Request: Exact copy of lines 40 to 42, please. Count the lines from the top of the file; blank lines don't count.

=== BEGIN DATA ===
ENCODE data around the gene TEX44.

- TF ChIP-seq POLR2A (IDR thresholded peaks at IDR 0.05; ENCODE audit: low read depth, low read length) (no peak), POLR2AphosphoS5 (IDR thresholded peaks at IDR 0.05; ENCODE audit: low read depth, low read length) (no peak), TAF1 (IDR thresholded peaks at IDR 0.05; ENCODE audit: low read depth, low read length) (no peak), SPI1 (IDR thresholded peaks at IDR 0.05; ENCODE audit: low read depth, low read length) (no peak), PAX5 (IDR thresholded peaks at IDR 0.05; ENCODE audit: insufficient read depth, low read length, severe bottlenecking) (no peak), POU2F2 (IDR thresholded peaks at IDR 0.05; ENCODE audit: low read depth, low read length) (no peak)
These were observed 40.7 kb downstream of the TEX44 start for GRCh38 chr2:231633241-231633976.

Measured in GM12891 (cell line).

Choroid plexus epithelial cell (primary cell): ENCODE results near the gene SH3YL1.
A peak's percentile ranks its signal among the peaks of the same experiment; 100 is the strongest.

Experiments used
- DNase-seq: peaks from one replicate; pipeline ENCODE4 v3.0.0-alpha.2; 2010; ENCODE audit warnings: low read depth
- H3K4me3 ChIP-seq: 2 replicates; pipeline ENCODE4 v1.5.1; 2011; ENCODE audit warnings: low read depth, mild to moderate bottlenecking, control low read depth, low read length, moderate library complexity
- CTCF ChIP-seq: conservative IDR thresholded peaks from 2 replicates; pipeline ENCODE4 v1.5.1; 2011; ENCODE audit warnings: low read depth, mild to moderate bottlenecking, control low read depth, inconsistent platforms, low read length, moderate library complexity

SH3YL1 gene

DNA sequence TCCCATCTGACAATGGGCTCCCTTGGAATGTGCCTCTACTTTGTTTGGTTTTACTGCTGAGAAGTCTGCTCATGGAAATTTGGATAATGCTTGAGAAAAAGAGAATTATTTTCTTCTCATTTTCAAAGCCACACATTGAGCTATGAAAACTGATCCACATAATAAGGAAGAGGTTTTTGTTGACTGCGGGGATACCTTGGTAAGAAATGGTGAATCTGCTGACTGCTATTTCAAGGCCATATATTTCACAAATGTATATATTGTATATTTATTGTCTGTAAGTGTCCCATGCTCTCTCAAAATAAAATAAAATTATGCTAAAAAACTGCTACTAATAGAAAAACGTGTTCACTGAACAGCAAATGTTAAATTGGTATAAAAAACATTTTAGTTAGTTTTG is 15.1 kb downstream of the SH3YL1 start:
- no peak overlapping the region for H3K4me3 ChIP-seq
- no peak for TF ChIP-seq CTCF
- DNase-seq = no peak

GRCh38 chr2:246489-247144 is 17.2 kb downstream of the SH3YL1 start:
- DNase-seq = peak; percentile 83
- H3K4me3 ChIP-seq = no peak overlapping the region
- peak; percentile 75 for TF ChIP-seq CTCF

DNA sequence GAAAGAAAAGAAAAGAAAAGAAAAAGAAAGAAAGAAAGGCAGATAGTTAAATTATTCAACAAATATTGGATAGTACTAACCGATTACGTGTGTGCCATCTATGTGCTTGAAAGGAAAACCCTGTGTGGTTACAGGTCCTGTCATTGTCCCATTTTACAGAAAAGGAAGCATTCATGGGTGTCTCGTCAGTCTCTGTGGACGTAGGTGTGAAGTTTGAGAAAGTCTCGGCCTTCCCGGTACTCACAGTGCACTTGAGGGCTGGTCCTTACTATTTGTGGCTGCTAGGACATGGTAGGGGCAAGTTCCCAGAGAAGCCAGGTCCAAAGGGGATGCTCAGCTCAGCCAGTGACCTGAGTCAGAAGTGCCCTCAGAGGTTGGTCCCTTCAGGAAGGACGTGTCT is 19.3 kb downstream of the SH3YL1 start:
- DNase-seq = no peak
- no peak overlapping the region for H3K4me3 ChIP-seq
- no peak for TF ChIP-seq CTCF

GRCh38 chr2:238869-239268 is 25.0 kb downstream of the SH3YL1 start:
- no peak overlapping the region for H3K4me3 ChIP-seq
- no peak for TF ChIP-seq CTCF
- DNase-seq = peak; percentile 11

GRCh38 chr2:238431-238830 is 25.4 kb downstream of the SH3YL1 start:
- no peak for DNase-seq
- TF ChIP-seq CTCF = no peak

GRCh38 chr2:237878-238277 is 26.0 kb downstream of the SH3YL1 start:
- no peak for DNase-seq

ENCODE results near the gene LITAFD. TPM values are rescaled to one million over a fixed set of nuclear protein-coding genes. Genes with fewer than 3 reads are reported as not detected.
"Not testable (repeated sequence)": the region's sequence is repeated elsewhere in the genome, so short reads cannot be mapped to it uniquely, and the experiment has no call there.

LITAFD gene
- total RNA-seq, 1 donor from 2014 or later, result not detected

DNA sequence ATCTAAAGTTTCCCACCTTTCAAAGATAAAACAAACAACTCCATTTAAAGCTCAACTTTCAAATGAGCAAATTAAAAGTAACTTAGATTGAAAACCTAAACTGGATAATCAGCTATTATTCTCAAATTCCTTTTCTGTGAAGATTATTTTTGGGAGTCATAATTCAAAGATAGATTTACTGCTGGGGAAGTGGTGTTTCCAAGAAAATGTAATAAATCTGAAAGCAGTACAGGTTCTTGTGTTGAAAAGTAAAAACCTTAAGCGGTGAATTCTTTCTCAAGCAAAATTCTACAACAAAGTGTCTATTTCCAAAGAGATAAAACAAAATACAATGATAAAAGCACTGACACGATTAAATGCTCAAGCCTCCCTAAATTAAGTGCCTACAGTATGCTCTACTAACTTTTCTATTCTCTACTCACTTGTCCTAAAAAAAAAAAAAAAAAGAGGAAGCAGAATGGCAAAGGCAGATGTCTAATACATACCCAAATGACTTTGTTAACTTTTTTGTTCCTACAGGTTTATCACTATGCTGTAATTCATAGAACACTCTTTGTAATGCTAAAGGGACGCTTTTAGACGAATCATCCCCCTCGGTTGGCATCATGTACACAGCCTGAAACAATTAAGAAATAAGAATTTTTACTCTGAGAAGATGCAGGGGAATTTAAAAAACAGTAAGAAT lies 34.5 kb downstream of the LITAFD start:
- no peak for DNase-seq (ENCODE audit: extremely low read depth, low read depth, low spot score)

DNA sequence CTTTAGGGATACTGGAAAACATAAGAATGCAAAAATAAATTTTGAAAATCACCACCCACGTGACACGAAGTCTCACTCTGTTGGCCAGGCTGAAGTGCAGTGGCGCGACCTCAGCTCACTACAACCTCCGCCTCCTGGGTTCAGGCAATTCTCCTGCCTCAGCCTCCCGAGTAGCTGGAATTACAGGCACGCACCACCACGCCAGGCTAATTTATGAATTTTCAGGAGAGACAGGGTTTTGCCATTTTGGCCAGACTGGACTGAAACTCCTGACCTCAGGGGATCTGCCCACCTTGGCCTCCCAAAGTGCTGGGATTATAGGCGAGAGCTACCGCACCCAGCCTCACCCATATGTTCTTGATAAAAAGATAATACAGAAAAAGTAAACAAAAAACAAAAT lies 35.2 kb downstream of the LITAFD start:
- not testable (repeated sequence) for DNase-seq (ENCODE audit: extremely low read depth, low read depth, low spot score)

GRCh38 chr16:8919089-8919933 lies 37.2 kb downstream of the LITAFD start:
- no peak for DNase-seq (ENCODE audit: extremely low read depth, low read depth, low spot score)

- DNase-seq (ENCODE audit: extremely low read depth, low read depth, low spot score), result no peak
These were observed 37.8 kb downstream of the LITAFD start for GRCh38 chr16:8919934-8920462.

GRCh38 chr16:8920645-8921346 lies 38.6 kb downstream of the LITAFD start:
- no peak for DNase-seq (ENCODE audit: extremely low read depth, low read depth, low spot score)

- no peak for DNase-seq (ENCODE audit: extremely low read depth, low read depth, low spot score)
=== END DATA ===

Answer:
- not testable (repeated sequence) for DNase-seq (ENCODE audit: extremely low read depth, low read depth, low spot score)

GRCh38 chr16:8919089-8919933 lies 37.2 kb downstream of the LITAFD start:
- no peak for DNase-seq (ENCODE audit: extremely low read depth, low read depth, low spot score)